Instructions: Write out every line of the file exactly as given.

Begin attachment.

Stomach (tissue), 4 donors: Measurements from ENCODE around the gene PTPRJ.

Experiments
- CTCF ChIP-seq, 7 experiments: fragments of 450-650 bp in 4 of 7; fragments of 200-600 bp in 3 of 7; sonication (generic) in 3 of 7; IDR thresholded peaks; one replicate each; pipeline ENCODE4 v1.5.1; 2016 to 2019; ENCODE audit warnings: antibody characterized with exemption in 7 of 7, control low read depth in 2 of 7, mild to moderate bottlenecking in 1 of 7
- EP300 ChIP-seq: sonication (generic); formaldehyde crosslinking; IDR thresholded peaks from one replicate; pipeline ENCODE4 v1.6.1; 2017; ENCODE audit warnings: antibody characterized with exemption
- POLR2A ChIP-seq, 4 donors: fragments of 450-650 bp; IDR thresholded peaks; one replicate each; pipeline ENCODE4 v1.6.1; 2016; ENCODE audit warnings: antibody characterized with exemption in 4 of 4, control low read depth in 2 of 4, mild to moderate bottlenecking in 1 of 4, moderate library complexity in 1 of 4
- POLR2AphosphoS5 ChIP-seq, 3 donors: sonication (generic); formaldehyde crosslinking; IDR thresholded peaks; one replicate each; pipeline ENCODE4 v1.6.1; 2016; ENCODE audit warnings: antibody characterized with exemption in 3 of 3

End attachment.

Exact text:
Stomach (tissue), 4 donors: Measurements from ENCODE around the gene PTPRJ.

Experiments
- CTCF ChIP-seq, 7 experiments: fragments of 450-650 bp in 4 of 7; fragments of 200-600 bp in 3 of 7; sonication (generic) in 3 of 7; IDR thresholded peaks; one replicate each; pipeline ENCODE4 v1.5.1; 2016 to 2019; ENCODE audit warnings: antibody characterized with exemption in 7 of 7, control low read depth in 2 of 7, mild to moderate bottlenecking in 1 of 7
- EP300 ChIP-seq: sonication (generic); formaldehyde crosslinking; IDR thresholded peaks from one replicate; pipeline ENCODE4 v1.6.1; 2017; ENCODE audit warnings: antibody characterized with exemption
- POLR2A ChIP-seq, 4 donors: fragments of 450-650 bp; IDR thresholded peaks; one replicate each; pipeline ENCODE4 v1.6.1; 2016; ENCODE audit warnings: antibody characterized with exemption in 4 of 4, control low read depth in 2 of 4, mild to moderate bottlenecking in 1 of 4, moderate library complexity in 1 of 4
- POLR2AphosphoS5 ChIP-seq, 3 donors: sonication (generic); formaldehyde crosslinking; IDR thresholded peaks; one replicate each; pipeline ENCODE4 v1.6.1; 2016; ENCODE audit warnings: antibody characterized with exemption in 3 of 3